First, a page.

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Optimising outcome assessment of voice interventions, I: Reliability and validity of three self-reported scales

Lookup NU author(s): Alison Webb, Professor Paul Carding, Dr Nick Steen, Emerita Professor Janet WilsonORCiD


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Background: There is an increasing choice of voice outcome research tools, but good comparative data are lacking. Objective: To evaluate the reliability and validity of three voice-specific, self-reported scales. Design: Longitudinal, cohort comparison study. Setting: Two UK voice clinics: the Freeman Hospital, Newcastle upon Tyne, and the Glasgow Royal Infirmary. Participants: One hundred and eighty-one patients presenting with dysphonia. Main outcome measures: All patients completed the vocal performance questionnaire, the voice handicap index and the voice symptom scale. For comparison, each patient's voice was recorded and assessed perceptually using the grade-roughness-breathiness-aesthenia-strain scale. The reliability and validity of the three self-reported vocal performance measures were assessed in all subjects, while 50 completed the questionnaires again to assess repeatability. Results: The results of the 170 participants with completed data sets showed that all three questionnaires had high levels of internal consistency (Cronbach's alpha = 0.81-0.95) and repeatability (voice handicap index = 0.83; vocal performance questionnaire = 0.75; voice symptom scale = 0.63). Concurrent and criterion validity were also good, although, of the grade-roughness-breathiness-aesthenia-strain subscales, roughness was the least well correlated with the self-reported measures. Conclusion: The vocal performance questionnaire, the voice handicap index and the voice symptom scale are all reliable and valid instruments for measuring the patient-perceived impact of a voice disorder. © 2007 JLO (1984) Limited.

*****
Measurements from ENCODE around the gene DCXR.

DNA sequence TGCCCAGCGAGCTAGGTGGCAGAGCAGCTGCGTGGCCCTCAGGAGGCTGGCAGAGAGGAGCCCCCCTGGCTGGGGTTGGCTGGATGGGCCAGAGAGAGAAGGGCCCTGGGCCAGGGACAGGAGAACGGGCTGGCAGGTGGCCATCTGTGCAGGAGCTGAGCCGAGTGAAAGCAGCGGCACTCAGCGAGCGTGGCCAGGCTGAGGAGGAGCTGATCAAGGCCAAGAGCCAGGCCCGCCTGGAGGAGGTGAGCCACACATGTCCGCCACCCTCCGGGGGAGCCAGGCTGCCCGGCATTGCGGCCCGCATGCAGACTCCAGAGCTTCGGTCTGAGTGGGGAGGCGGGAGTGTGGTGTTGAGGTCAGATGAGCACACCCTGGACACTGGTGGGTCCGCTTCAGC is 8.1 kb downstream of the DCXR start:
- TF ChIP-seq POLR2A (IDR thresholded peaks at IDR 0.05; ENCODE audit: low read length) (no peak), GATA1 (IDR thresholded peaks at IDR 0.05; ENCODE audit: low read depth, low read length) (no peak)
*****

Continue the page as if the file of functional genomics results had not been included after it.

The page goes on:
Publication metadata

Author(s): Webb A, Carding P, Deary I, MacKenzie K, Steen IN, Wilson JA

Publication type: Article

Publication status: Published

Journal: Journal of Laryngology and Otology

Year: 2007

Volume: 121

Issue: 8

Pages: 763-767

ISSN (print): 0022-2151

ISSN (electronic): 1748-5460

Publisher: Cambridge University Press


DOI: 10.1017/S0022215107007177


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